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Let $E, X \in M_n(\mathbb R)$. $X \succ 0$ is positive definite and $\|E\|_F = 1$ where $\|\cdot\|_F$ denotes the Frobenius norm and no particular structure is assumed for $E$. I am trying to determine whether \begin{align*} E^T X E \preceq X, \end{align*} where the order is understood in the positive semdefinite cone.

I can only determine $\lambda_{\max}(E^T X E) \le \lambda_{\max}(X)$. Let $B_1$ denote the closed unit ball in $\mathbb R^n$. Then $\mathcal E = \{E x: \|x\| \le 1 \}$ is a subset of $B_1$ for fixed $E$ since $\|Ex\|_2 \le \|E\|_2 \|x\|_2 \le \|E\|_F \|x\|_2 \le 1$. So we have $$ \lambda_{\max}(E^TXE) = \sup_{\|x\| \in B_1}(x^T E^T X E X ) = \sup_{y \in \mathcal E}(y^T X y) \le \lambda_{\max}(X).$$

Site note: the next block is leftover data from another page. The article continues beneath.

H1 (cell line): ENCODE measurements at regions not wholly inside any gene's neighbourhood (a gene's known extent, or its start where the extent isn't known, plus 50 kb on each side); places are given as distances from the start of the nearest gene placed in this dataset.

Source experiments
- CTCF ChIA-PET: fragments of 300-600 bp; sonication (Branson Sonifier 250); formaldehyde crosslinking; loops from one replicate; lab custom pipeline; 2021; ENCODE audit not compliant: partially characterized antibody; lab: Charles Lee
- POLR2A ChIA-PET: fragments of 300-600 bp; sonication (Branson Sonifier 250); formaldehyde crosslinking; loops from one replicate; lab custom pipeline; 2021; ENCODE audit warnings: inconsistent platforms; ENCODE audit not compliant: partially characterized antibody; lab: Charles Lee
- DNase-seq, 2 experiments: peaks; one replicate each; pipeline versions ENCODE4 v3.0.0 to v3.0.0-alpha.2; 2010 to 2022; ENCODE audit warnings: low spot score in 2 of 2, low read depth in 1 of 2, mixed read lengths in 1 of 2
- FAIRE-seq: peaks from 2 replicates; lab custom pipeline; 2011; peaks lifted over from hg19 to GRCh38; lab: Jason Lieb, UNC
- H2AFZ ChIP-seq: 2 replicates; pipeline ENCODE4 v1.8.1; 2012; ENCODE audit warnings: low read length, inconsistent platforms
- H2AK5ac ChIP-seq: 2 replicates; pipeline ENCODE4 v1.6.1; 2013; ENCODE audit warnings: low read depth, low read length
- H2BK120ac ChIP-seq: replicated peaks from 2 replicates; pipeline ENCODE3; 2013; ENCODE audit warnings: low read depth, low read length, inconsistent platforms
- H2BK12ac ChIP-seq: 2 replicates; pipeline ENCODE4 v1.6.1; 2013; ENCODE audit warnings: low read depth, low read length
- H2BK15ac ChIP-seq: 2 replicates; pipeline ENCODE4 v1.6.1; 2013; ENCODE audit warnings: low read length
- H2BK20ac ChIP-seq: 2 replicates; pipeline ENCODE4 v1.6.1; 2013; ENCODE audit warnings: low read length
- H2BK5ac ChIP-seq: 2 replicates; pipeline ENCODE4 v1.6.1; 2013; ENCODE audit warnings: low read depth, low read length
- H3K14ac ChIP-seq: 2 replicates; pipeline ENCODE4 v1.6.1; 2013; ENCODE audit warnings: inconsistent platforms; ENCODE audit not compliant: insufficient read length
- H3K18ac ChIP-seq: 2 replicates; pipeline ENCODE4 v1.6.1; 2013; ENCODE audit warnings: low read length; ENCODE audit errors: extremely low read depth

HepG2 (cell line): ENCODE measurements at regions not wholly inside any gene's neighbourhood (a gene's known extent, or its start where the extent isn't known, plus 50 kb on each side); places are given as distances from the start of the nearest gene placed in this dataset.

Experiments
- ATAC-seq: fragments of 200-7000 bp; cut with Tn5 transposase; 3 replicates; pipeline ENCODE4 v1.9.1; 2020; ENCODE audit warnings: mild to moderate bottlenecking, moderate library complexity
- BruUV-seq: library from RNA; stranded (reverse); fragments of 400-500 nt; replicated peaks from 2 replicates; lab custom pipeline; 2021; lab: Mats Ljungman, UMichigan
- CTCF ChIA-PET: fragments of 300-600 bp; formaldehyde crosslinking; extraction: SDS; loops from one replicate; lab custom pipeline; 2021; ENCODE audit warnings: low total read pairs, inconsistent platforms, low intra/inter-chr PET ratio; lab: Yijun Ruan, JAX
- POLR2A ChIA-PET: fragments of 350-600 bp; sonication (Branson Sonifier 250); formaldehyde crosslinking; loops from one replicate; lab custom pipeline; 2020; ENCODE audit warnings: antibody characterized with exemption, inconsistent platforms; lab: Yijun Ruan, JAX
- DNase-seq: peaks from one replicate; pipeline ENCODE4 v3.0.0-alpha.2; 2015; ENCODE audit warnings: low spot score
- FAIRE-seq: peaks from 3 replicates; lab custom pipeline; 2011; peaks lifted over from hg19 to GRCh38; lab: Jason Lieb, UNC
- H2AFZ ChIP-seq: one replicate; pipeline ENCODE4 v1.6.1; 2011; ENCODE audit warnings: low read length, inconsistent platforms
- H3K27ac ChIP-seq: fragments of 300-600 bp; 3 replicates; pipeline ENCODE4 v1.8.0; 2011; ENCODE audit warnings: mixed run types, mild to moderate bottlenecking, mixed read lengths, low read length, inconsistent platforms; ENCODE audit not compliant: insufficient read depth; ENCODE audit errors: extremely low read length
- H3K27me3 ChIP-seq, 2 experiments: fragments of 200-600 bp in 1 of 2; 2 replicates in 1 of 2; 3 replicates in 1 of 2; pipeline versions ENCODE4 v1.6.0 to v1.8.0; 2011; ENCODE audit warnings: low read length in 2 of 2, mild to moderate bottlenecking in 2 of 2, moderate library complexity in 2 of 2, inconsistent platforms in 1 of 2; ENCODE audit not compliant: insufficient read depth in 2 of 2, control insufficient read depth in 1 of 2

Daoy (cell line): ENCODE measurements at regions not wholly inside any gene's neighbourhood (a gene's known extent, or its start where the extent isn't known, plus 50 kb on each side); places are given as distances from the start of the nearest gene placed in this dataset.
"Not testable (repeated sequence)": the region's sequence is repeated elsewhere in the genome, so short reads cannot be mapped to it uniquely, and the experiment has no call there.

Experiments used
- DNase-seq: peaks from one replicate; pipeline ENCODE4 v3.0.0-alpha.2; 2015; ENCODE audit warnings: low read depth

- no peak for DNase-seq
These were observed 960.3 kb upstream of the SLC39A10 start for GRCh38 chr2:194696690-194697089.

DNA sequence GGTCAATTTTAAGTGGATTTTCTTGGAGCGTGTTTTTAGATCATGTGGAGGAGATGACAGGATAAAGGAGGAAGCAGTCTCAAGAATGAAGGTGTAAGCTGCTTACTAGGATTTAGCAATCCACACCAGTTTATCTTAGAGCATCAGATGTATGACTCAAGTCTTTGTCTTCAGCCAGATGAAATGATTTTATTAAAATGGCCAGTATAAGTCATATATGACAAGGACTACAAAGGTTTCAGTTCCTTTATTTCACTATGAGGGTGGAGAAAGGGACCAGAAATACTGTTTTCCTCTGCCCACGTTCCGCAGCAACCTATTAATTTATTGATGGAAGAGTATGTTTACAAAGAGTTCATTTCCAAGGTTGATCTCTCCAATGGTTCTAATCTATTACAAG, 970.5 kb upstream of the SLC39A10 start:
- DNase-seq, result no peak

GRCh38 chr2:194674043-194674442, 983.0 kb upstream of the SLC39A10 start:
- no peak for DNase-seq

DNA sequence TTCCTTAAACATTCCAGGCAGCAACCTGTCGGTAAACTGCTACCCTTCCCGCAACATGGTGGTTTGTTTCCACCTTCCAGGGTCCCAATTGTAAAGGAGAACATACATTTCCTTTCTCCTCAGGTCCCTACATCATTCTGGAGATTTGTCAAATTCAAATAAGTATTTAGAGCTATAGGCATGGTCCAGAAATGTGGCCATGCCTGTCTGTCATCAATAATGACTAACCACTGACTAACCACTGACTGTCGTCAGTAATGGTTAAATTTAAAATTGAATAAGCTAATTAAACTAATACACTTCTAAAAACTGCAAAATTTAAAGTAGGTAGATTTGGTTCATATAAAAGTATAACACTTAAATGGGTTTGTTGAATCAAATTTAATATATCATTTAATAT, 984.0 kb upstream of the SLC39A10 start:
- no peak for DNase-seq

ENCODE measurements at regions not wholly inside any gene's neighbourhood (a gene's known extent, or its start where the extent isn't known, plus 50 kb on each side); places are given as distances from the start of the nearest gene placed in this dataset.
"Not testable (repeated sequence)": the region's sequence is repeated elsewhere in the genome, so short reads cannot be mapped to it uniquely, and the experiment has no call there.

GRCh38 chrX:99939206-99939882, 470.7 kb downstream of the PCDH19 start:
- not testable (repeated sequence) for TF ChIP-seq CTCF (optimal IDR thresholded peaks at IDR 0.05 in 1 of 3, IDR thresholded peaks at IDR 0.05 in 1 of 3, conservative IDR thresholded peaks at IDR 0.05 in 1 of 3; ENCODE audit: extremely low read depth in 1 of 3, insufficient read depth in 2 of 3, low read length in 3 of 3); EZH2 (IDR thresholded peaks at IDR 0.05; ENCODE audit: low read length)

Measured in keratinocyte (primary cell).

I am not sure if this should go to a separate question. But in the event the inequality is not true in general, what is smallest constant $c$ making the inequality hold, i.e., $E^TXE \preceq cX$? Obviously we could take $c = \lambda_{\max}(X)/\lambda_{\min}(X)$.

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    $\begingroup$ Counterexample: Let $E=\begin{bmatrix}0&1\\0&0\end{bmatrix}$ and $X=\begin{bmatrix}100&0\\0&1\end{bmatrix}$. This also shows that your bound is tight if you want a constant $c$ independent of $E$. $\endgroup$ – Rahul Sep 21 '18 at 11:16

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